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Uncaring Akufo-Addo Abandons 4000 Volta Tidal Wave Victims For Holidays Abroad

It is beginning to show that the pressure on President Nana Akufo-Addo, is getting to him, and he could hardly stay in the country to an extent of visiting some 4000 Ghanaians displaced by tidal waves as a result of climate change.

In about two weeks, the President, has been in and out of the country a number of times with the later report he left Accra yesterday, leading a Ghanaian delegation to attend, at the invitation of the Director General of United Nations Educational, Scientific and Cultural Organization (UNESCO), Audrey Azoulay.

But the President is not expected back in Ghana until Saturday, November 20, because he has decided to take a week’s holiday, to an unknown destination.

The President, had cut short his regional tours to attend UN summit, and many had thought that he would have continued and even visit communities in the Volta Region which few days ago, were hit by tidal waves with thousands of residents in Keta, Aflao, Abutiakope, Kedzikope and others, displaced.

Ironically, President Akufo-Addo, last week was in Glasgow discussing Climate Change. But back home, he doesn’t appear to have seen home, businesses, schools and others, including human and animals submerged in seawater.

“We had tidal waves Sunday at dawn,” George Ayisi, spokesman for Ghana’s National Disaster Management Organisation (NADMO), told AFP on Wednesday.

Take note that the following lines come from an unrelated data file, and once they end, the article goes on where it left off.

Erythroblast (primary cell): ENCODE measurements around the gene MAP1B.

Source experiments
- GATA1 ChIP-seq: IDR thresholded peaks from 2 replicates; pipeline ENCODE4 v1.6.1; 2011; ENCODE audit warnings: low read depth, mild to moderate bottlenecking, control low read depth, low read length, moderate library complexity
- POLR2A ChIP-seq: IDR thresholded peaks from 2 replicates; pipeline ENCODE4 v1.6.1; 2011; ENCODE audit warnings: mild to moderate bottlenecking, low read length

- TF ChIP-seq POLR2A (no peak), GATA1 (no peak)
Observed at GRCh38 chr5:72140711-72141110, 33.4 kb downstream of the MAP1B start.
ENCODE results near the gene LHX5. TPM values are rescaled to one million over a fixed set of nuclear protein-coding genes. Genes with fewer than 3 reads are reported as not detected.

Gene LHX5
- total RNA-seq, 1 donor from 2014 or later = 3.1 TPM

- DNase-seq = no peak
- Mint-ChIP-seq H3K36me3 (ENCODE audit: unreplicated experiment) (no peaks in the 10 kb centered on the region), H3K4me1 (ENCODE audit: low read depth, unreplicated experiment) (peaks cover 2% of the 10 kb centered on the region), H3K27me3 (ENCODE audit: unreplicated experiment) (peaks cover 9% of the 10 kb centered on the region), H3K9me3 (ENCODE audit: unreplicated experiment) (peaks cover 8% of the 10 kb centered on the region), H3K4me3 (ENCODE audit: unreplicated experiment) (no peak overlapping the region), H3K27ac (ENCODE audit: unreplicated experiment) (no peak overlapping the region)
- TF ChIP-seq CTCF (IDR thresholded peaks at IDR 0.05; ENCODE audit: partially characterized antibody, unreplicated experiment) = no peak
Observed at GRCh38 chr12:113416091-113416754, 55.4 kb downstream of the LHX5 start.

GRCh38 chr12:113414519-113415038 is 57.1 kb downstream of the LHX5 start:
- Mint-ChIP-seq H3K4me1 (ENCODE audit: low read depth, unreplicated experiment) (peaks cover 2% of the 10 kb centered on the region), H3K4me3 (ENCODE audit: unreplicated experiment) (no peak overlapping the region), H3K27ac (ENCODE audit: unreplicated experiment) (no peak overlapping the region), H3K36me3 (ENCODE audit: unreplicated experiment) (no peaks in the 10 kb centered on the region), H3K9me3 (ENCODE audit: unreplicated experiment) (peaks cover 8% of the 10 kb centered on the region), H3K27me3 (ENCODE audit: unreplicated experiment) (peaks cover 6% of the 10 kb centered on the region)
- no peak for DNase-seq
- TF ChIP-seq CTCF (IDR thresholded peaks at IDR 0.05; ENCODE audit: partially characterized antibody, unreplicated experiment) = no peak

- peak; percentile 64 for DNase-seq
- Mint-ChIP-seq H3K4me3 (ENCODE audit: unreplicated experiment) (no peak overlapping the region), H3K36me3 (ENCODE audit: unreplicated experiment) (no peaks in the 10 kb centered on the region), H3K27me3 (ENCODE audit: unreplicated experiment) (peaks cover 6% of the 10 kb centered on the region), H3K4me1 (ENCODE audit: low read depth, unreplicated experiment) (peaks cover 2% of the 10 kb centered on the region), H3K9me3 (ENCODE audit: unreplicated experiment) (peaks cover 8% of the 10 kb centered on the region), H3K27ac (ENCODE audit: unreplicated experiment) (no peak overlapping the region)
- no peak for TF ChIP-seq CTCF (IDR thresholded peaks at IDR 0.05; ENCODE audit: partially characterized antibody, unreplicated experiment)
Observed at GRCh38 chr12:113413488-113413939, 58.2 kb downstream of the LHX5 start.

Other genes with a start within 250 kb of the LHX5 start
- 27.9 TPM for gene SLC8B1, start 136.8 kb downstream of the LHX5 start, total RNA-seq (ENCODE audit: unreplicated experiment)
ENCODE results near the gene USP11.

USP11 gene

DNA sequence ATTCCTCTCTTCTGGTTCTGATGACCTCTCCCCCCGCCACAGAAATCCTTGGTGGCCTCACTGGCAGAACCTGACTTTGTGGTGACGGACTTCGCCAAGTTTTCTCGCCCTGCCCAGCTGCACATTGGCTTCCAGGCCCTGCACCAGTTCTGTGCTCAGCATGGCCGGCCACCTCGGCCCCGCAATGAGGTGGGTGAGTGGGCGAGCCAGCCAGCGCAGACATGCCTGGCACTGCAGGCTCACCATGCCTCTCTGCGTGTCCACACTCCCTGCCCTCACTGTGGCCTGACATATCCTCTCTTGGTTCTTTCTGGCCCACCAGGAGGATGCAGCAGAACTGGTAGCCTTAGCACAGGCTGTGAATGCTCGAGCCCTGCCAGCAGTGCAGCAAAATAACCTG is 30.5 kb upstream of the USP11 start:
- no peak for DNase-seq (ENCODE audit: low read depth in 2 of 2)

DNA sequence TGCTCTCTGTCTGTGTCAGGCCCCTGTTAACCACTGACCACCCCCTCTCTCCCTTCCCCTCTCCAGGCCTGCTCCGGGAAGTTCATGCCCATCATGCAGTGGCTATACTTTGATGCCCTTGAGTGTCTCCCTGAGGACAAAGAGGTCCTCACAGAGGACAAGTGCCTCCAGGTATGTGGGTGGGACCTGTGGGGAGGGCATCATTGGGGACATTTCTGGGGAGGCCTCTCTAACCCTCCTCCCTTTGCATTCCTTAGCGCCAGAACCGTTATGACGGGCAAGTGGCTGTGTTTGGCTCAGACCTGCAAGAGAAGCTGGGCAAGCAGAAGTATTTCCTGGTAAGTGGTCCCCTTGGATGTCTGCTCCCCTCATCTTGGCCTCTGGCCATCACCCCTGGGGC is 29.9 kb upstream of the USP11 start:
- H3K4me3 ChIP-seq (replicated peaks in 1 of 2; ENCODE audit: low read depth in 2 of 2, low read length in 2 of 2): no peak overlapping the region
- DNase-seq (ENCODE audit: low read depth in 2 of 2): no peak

“In Keta district, we have 1,557 individuals displaced and 239 houses affected. In Anloga district, we have 1,394 displaced and 134 houses affected, and in Ketu South we have 1,027 displaced and 149 houses affected.”

It is unclear, if he is avoiding the Aflao because of his troubles with Togbui Fiti, whom he had disrespected for demanding the completion of the Community Day School project there.

In less than two weeks, President Akufo-Addo, has been to Glasgow – Scotland for the UN Climate Change Conference (COP26), then on Monday, November 8, 2021, he arrived in Praia, capital of Cape Verde, for the inauguration of the island nation’s President-elect, Jose Maria Neves.

He is currently on his way to Paris.

In October, he was in in Belgrade, Serbia to attend the 60th anniversary of the founding of the Non-Aligned Movement (NAM).

The Paris event is the 75th anniversary ceremony of the founding of the United Nations Educational, Scientific and Cultural Organization (UNESCO), which is being held at its headquarters in Paris, France, the Director of Communications at the Presidency, Eugene Arhin has said.

The United Nations Charter, which came into effect on 16th November 1945, provided for the creation of a specialized agency in the fields of education and culture, and the President will, on Friday, 12th November, deliver a statement, at the height of the commemoration, on the impact UNESCO has had in Ghana, and what Ghana expects from UNESCO in the coming years.

President Akufo-Addo ,will from Saturday, November 13, to Saturday, November 20, take a much-deserved, long overdue seven-day leave of absence, during which he has accepted an invitation to preside over the panel that will adjudicate a debate in the French Parliament on “The Trial of Progress”, on Friday, November 19.

Whilst away, the Vice President, Alhaji Mahamudu Bawumia, will act in his stead.

The event is being held at UNESCO headquarters in Paris, France.